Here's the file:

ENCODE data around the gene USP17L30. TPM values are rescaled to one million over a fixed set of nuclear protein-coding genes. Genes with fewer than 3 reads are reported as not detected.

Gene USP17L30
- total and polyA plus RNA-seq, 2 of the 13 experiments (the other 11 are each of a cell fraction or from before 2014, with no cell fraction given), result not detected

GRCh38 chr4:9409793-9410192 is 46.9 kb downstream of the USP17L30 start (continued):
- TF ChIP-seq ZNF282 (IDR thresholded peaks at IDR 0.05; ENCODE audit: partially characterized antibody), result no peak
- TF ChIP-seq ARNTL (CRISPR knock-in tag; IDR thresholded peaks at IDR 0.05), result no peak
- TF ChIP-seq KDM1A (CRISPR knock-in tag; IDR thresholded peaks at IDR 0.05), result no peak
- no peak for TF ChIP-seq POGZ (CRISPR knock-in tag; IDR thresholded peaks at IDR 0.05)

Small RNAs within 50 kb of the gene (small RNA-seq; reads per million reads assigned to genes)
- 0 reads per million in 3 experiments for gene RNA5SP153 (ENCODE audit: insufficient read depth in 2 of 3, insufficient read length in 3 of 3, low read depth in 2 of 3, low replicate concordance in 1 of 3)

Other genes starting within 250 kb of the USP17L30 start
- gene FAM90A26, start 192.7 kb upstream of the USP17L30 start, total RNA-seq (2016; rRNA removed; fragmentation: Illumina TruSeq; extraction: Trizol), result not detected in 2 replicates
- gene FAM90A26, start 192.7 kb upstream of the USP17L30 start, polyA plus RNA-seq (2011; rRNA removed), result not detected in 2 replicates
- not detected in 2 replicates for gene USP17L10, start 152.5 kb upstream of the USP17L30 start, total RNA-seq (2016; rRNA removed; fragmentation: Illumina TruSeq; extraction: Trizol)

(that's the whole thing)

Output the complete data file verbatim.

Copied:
ENCODE data around the gene USP17L30. TPM values are rescaled to one million over a fixed set of nuclear protein-coding genes. Genes with fewer than 3 reads are reported as not detected.

Gene USP17L30
- total and polyA plus RNA-seq, 2 of the 13 experiments (the other 11 are each of a cell fraction or from before 2014, with no cell fraction given), result not detected

GRCh38 chr4:9409793-9410192 is 46.9 kb downstream of the USP17L30 start (continued):
- TF ChIP-seq ZNF282 (IDR thresholded peaks at IDR 0.05; ENCODE audit: partially characterized antibody), result no peak
- TF ChIP-seq ARNTL (CRISPR knock-in tag; IDR thresholded peaks at IDR 0.05), result no peak
- TF ChIP-seq KDM1A (CRISPR knock-in tag; IDR thresholded peaks at IDR 0.05), result no peak
- no peak for TF ChIP-seq POGZ (CRISPR knock-in tag; IDR thresholded peaks at IDR 0.05)

Small RNAs within 50 kb of the gene (small RNA-seq; reads per million reads assigned to genes)
- 0 reads per million in 3 experiments for gene RNA5SP153 (ENCODE audit: insufficient read depth in 2 of 3, insufficient read length in 3 of 3, low read depth in 2 of 3, low replicate concordance in 1 of 3)

Other genes starting within 250 kb of the USP17L30 start
- gene FAM90A26, start 192.7 kb upstream of the USP17L30 start, total RNA-seq (2016; rRNA removed; fragmentation: Illumina TruSeq; extraction: Trizol), result not detected in 2 replicates
- gene FAM90A26, start 192.7 kb upstream of the USP17L30 start, polyA plus RNA-seq (2011; rRNA removed), result not detected in 2 replicates
- not detected in 2 replicates for gene USP17L10, start 152.5 kb upstream of the USP17L30 start, total RNA-seq (2016; rRNA removed; fragmentation: Illumina TruSeq; extraction: Trizol)